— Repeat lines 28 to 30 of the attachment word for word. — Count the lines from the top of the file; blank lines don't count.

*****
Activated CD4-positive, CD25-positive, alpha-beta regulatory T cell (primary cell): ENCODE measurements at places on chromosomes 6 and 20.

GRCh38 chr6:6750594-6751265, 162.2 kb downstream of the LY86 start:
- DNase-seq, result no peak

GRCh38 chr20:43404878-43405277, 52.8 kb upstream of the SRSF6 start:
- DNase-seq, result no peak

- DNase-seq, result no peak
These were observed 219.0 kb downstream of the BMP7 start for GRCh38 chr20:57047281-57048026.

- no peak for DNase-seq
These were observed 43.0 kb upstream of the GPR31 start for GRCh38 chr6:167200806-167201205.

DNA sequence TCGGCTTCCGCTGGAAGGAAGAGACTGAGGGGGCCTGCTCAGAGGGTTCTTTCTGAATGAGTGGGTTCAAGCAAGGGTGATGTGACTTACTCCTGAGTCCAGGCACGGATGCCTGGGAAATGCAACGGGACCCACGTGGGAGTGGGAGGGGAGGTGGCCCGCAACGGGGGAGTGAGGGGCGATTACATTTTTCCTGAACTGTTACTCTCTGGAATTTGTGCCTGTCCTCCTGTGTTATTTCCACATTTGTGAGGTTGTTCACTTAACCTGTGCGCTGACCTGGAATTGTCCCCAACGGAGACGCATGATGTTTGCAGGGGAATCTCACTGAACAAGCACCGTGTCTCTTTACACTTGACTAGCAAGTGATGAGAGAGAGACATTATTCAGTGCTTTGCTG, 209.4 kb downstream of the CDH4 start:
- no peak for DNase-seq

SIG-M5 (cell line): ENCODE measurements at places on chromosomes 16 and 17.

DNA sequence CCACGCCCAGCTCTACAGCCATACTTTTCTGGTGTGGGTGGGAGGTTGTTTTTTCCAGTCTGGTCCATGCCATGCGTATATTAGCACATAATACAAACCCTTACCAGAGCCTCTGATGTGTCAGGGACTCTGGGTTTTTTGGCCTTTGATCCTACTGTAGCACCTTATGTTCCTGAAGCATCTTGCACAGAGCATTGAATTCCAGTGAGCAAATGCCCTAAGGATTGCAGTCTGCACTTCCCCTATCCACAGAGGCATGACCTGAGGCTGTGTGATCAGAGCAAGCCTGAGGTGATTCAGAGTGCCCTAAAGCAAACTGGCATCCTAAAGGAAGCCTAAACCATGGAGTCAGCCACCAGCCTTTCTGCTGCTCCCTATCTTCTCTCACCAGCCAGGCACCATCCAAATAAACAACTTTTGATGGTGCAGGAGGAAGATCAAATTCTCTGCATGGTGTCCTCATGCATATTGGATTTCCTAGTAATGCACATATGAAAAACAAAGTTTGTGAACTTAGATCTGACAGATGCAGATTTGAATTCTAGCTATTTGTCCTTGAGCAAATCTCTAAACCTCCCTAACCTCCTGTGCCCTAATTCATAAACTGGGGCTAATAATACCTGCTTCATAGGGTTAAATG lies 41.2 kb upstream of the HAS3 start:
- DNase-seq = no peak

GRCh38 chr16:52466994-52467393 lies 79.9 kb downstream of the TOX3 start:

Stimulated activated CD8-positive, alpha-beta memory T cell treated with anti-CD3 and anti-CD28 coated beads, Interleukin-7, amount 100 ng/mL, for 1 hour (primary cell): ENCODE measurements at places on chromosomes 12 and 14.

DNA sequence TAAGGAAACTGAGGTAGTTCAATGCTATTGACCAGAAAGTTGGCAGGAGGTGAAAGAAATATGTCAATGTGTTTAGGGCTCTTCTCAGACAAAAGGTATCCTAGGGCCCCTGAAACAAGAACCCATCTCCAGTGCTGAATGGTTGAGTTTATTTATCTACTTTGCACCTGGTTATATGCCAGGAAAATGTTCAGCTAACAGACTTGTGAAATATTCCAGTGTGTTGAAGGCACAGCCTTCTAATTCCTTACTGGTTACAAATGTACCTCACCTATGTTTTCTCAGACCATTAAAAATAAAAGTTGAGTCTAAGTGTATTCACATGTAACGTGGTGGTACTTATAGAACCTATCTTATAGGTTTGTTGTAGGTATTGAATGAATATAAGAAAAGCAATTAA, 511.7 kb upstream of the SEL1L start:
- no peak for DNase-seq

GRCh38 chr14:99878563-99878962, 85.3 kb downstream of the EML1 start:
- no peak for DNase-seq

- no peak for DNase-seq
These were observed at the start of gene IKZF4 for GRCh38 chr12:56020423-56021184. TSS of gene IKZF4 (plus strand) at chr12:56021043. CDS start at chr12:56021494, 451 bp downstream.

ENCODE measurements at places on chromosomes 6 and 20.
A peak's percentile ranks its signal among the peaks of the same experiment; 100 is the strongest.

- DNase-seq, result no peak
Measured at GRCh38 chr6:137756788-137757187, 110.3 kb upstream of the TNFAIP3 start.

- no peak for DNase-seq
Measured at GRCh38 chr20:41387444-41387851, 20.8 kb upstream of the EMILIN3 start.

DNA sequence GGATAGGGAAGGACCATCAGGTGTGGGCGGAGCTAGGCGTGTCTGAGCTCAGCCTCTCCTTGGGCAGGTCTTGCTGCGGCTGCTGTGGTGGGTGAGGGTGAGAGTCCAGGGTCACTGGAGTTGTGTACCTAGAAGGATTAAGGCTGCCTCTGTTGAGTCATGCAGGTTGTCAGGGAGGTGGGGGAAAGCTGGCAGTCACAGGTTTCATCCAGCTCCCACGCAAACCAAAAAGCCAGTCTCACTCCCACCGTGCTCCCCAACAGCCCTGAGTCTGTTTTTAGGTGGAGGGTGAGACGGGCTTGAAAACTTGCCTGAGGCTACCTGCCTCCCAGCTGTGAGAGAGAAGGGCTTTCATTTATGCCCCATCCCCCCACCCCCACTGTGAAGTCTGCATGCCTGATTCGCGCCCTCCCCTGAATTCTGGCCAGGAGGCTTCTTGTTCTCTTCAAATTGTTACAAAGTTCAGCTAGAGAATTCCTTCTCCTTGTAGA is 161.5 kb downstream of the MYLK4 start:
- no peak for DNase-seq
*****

Measured at GRCh38 chr20:41387444-41387851, 20.8 kb upstream of the EMILIN3 start.

DNA sequence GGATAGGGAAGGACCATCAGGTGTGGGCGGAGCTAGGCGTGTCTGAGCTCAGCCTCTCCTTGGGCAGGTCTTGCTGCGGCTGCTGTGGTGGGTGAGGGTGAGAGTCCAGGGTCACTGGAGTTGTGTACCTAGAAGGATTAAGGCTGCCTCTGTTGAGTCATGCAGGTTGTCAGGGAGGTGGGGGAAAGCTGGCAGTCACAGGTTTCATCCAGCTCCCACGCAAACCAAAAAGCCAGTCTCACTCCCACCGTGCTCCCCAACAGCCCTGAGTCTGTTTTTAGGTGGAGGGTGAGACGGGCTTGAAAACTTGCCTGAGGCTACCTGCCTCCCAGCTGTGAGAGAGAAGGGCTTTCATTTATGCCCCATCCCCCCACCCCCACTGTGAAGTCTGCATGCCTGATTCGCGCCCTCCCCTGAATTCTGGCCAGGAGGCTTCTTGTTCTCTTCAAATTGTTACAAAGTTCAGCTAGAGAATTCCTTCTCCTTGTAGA is 161.5 kb downstream of the MYLK4 start:
- no peak for DNase-seq